Penguins Notebook: Crosby breaks long goal-scoring drought at home

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Penguins center Sidney Crosby had not scored at home since Nov. 30, a stretch of seven games at Mellon Arena without a goal. He ended that drought yesterday when he got the final tally off a give-and-go play with linemate Evgeni Malkin in a 3-0 win against Florida.

To Crosby, it felt like a long time since he sent the home fans into a celebration over one of his goals.

"Yeah, it did," he said. "So it feels good to get one."

In the seven home games since he had two goals against Dallas in a 4-1 Penguins win, Crosby had 10 assists. He has 57 points in 41 games to rank among the NHL leaders.

Still, not scoring at home in several weeks was wearing on Crosby.

"It was," he said. "It still is.

"But I'm not going to get a lot of chances around the net. Most times I'm around the net, there's a stick on me. So I have to make sure when I get the odd chance in the slot, I take advantage of it."

Staying away from penalties

The Penguins scored on one of five power plays, but they did not give the Panthers much of an opportunity to get their own power-play goal.

Adam Hall's holding penalty for grabbing Florida's Radek Dvorak at 14:29 of the first period was the Penguins' only infraction.

"It's great to stay out of the [penalty] box," Penguins defenseman Ryan Whitney said. "It's a lot easier when you only take one penalty in a game. That's a good job of guys keeping their stick down, moving their feet, not taking any lazy penalties."

Revolving door

There was some question coming into this season whether winger Ryan Malone would remain a long-term part of the Penguins' plans after he had his lowest point total (31) last season, his third in the NHL.

Coach Michel Therrien answered that when he recently named Malone an alternate captain for home games. Defenseman Darryl Sydor will wear an "A" on his sweater for road games. They join Crosby, the captain, and defenseman Sergei Gonchar, who wears the other "A."

"It was definitely a surprise when coach told me, instant goose bumps," said Malone, who grew up in Upper St. Clair. "Coach has seen me develop the past couple years.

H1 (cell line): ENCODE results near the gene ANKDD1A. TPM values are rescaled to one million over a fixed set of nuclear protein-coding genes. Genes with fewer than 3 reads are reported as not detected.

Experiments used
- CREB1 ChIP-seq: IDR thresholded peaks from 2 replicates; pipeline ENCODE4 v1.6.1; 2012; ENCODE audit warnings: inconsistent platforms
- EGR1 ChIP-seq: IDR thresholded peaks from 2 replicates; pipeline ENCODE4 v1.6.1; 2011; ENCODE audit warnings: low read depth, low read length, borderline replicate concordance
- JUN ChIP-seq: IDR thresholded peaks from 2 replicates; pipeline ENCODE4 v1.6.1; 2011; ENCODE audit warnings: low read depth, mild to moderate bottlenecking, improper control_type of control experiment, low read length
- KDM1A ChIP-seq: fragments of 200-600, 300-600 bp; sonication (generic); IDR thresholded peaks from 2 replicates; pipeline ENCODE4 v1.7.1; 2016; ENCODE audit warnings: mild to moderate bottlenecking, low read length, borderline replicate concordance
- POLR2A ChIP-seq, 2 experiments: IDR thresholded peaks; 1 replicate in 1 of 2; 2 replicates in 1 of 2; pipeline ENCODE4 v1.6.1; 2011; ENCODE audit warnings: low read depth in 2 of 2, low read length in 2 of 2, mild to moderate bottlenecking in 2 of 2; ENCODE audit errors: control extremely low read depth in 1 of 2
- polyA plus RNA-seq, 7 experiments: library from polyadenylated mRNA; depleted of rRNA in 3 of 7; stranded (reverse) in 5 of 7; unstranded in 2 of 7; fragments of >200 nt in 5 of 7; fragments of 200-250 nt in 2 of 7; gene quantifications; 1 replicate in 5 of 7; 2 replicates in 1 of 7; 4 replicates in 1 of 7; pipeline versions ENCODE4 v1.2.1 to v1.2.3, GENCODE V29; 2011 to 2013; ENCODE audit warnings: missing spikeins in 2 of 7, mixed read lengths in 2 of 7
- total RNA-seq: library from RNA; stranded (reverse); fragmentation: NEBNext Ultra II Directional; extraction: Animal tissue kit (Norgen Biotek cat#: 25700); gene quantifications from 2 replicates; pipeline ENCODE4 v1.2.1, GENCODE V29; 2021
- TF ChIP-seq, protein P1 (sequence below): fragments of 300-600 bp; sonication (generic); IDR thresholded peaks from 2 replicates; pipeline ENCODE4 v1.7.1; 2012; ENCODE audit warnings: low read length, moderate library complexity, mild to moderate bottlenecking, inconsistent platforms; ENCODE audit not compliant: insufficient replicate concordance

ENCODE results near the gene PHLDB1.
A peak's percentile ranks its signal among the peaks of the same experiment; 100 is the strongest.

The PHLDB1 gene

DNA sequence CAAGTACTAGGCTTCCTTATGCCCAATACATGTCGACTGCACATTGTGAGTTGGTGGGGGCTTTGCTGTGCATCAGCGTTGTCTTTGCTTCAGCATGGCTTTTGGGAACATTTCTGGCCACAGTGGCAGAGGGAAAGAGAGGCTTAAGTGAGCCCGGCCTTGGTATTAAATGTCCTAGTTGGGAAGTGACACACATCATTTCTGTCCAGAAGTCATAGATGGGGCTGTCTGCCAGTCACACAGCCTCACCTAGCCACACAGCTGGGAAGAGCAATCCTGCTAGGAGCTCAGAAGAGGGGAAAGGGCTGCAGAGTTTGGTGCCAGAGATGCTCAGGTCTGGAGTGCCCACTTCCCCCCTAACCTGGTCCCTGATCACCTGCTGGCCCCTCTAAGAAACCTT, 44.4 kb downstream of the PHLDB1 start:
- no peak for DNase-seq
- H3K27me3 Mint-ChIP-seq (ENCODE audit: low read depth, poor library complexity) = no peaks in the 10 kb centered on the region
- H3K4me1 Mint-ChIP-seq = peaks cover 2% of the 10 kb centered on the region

"It's an honor, and you definitely feel privileged. There's a lot of guys on this team who could have a letter on their jersey. It's something special for me, especially being from Pittsburgh."

Malone, who has regained the rugged aspect of his game this season, does not expect to play or act differently.

"I don't think I really have to change anything," he said. "I'm still going to stand up for my teammates."

The Penguins opened the season with winger Mark Recchi as a full-time alternate, with Gonchar filling the role as the other alternate at home and winger Gary Roberts wearing an "A" on the road. Recchi then was waived, so Gonchar and Roberts took on the role full time.

When Gonchar missed three games with a groin injury, defenseman Mark Eaton filled in. Eaton is out indefinitely because of a knee injury and was not available to fill the role again when Roberts sustained a broken leg that has him out indefinitely.

Slap shots

Several of the Penguins planned to attend the Steelers' game, and most of the others --including Therrien -- expected to watch it on TV. ... Until New Jersey won Friday, Penguins coach Michel Therrien was in the running to be an assistant coach for the Eastern Conference at the All-Star Game. The conference assistants are coaches whose teams had the second-best points percentages after games last night. ... Although the long, punch-heavy fight between the Penguins' Jarkko Ruutu and Toronto's Darcy Tucker might have left a stronger impression, the Maple Leafs' Mark Bell will be thinking for some time about his go-round with Malone in the Penguins' 6-2 win Thursday. Bell was left with a broken orbital bone that will require surgery and force him out indefinitely. ... Neither the Penguins nor the Panthers had any healthy scratches.


Shelly Anderson can be reached at shanderson@post-gazette.com or 412-263-1721.


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